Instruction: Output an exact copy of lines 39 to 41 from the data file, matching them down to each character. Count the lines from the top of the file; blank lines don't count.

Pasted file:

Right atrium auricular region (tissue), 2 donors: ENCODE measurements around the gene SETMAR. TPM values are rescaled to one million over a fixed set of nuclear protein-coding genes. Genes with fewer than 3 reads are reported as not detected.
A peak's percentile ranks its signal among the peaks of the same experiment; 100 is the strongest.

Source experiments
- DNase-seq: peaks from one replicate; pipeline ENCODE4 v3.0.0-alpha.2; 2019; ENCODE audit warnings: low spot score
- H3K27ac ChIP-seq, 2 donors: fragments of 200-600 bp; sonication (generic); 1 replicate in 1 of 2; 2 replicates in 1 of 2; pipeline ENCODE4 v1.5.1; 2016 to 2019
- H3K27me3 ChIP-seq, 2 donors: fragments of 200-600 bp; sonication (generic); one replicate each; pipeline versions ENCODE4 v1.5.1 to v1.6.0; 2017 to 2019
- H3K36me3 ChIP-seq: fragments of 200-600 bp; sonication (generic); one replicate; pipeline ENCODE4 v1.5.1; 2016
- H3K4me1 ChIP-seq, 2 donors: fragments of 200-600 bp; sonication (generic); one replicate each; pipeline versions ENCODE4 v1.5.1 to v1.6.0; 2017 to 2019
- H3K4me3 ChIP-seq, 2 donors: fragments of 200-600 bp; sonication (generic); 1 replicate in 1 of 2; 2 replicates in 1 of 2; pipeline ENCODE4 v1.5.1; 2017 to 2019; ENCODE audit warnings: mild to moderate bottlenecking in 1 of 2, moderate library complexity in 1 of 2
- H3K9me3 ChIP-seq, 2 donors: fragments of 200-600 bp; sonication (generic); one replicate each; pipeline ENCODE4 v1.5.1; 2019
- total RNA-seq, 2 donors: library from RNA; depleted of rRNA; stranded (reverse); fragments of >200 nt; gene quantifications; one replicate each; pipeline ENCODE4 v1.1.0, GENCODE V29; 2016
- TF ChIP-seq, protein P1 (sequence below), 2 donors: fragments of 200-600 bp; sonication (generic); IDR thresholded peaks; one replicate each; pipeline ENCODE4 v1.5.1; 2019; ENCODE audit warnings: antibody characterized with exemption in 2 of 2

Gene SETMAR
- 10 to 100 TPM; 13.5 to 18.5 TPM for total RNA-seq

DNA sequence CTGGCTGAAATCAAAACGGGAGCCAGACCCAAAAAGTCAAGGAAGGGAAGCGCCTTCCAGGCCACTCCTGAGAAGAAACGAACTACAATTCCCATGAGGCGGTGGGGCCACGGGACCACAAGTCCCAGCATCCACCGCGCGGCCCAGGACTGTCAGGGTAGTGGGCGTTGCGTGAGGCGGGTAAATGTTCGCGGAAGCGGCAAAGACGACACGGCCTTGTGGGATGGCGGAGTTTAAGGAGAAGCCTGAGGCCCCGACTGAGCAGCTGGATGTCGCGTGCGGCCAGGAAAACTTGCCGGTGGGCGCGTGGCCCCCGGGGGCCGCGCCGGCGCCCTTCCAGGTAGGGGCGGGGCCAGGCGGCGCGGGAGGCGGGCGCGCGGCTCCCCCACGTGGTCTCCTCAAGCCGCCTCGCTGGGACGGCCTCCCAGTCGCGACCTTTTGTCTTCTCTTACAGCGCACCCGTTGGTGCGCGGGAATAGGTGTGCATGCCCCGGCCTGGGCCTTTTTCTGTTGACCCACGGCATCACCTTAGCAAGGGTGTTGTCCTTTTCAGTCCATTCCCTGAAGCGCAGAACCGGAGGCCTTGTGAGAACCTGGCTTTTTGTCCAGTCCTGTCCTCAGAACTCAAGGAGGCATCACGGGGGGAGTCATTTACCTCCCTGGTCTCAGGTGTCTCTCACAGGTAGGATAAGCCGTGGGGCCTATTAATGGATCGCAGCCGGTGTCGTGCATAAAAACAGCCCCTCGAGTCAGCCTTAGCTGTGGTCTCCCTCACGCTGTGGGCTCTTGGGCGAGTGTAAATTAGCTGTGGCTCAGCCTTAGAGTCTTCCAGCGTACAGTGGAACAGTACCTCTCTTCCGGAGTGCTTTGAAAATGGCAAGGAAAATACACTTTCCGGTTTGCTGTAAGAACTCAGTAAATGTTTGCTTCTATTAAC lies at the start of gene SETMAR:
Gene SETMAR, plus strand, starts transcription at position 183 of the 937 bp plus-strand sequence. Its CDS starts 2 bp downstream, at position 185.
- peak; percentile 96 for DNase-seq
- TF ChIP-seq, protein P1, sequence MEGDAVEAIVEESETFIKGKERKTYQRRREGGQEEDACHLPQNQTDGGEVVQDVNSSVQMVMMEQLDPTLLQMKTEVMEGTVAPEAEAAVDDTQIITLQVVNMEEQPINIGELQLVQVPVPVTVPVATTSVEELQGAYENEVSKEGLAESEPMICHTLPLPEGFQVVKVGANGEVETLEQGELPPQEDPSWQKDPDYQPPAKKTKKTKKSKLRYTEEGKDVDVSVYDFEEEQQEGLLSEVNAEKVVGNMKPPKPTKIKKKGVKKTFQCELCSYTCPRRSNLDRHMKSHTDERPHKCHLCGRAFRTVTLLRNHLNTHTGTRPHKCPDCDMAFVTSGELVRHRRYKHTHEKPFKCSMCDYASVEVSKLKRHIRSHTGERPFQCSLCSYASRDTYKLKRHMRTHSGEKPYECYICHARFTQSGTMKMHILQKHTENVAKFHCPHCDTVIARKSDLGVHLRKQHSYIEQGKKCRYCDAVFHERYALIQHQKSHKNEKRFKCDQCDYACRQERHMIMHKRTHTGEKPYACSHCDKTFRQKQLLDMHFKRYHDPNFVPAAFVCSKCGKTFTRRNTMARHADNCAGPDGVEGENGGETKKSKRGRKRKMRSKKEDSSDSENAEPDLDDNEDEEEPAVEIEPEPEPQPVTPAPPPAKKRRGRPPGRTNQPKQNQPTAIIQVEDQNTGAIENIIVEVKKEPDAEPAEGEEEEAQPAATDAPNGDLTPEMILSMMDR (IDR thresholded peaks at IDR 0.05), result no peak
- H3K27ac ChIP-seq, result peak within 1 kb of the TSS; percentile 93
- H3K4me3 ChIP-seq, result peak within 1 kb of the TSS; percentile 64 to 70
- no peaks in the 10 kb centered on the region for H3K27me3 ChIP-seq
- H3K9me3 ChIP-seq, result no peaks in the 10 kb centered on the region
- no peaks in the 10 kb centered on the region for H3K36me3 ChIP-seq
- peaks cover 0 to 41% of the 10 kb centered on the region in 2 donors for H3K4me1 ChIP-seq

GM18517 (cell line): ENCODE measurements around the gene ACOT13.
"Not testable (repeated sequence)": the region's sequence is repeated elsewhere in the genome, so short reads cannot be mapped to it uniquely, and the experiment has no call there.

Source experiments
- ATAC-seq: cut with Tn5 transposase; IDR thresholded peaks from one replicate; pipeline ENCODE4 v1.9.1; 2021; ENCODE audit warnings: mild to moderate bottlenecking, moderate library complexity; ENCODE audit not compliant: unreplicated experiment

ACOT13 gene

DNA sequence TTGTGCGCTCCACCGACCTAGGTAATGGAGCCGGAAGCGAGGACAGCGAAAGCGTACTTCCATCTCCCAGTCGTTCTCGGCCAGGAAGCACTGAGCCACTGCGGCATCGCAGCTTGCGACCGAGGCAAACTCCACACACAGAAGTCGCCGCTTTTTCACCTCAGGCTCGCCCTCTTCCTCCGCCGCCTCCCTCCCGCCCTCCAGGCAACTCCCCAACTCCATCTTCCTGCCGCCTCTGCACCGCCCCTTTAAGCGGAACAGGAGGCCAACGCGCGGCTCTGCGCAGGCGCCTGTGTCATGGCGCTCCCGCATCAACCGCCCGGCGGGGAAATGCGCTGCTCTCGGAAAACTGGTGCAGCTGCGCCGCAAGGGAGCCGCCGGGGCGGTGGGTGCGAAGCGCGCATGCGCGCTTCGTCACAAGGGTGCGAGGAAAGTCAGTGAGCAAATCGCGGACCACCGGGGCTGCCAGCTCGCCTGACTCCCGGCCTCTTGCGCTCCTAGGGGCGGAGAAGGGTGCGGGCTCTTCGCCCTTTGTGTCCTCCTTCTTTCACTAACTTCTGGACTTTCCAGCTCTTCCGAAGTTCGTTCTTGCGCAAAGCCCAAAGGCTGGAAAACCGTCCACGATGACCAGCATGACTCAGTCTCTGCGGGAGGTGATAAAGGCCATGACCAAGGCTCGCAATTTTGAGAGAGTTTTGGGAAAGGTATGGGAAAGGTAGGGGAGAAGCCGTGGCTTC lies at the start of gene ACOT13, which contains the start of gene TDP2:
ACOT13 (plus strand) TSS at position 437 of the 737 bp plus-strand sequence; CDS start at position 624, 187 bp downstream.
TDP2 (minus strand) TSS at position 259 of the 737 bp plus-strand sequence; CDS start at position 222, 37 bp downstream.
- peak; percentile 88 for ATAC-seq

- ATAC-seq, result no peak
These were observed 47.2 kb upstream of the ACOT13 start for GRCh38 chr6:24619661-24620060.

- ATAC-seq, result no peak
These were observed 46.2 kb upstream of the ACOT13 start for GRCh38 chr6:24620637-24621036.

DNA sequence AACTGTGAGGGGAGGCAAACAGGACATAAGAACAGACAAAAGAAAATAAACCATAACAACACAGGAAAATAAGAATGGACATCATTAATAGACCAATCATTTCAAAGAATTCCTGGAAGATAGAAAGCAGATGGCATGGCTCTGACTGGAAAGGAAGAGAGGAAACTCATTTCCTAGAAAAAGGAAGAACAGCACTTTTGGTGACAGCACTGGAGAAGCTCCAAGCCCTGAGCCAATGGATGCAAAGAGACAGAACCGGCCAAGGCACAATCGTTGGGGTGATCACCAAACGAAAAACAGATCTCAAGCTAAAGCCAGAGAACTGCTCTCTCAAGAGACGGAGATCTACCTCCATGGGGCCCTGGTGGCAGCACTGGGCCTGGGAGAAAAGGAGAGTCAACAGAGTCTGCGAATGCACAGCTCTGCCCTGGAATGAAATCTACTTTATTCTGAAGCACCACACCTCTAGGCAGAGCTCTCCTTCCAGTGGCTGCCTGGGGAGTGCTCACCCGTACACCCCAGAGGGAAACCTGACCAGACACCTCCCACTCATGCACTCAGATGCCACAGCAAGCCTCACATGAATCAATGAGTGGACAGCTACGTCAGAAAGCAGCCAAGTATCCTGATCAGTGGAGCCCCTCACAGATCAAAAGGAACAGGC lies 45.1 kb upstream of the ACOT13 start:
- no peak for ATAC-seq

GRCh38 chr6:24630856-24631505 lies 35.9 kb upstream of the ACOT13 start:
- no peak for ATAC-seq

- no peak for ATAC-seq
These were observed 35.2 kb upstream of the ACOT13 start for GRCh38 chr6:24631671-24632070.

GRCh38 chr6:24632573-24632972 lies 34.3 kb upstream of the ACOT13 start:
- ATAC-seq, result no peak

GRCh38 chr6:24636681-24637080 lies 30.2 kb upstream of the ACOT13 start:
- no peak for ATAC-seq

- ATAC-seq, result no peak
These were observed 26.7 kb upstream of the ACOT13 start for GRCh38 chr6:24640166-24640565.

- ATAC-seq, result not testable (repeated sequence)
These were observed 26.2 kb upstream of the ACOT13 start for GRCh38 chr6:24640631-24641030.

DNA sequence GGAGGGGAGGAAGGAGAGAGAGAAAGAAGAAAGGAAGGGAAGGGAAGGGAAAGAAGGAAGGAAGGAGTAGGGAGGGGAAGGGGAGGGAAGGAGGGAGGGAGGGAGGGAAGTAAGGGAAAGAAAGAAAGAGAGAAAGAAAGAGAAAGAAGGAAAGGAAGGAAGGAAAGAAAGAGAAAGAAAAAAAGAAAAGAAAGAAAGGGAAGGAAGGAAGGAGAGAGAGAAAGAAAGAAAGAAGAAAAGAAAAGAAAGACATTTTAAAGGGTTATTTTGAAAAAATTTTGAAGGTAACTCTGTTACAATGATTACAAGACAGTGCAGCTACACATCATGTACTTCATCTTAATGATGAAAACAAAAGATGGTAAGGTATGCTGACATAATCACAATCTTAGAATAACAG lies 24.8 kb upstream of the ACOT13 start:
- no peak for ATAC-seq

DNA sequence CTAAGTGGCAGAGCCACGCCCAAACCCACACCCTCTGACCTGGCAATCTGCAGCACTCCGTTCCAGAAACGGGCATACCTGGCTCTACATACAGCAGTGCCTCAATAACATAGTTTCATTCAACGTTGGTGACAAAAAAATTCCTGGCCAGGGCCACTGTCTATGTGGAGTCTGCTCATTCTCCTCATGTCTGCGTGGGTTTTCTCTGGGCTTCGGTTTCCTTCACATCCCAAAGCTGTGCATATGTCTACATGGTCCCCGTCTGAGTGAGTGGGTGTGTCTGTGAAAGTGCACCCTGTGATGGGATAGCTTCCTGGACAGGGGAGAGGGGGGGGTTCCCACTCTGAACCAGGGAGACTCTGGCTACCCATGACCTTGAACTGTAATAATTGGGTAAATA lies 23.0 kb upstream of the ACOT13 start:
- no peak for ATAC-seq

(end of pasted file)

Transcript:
- no peak for ATAC-seq

GRCh38 chr6:24630856-24631505 lies 35.9 kb upstream of the ACOT13 start:
- no peak for ATAC-seq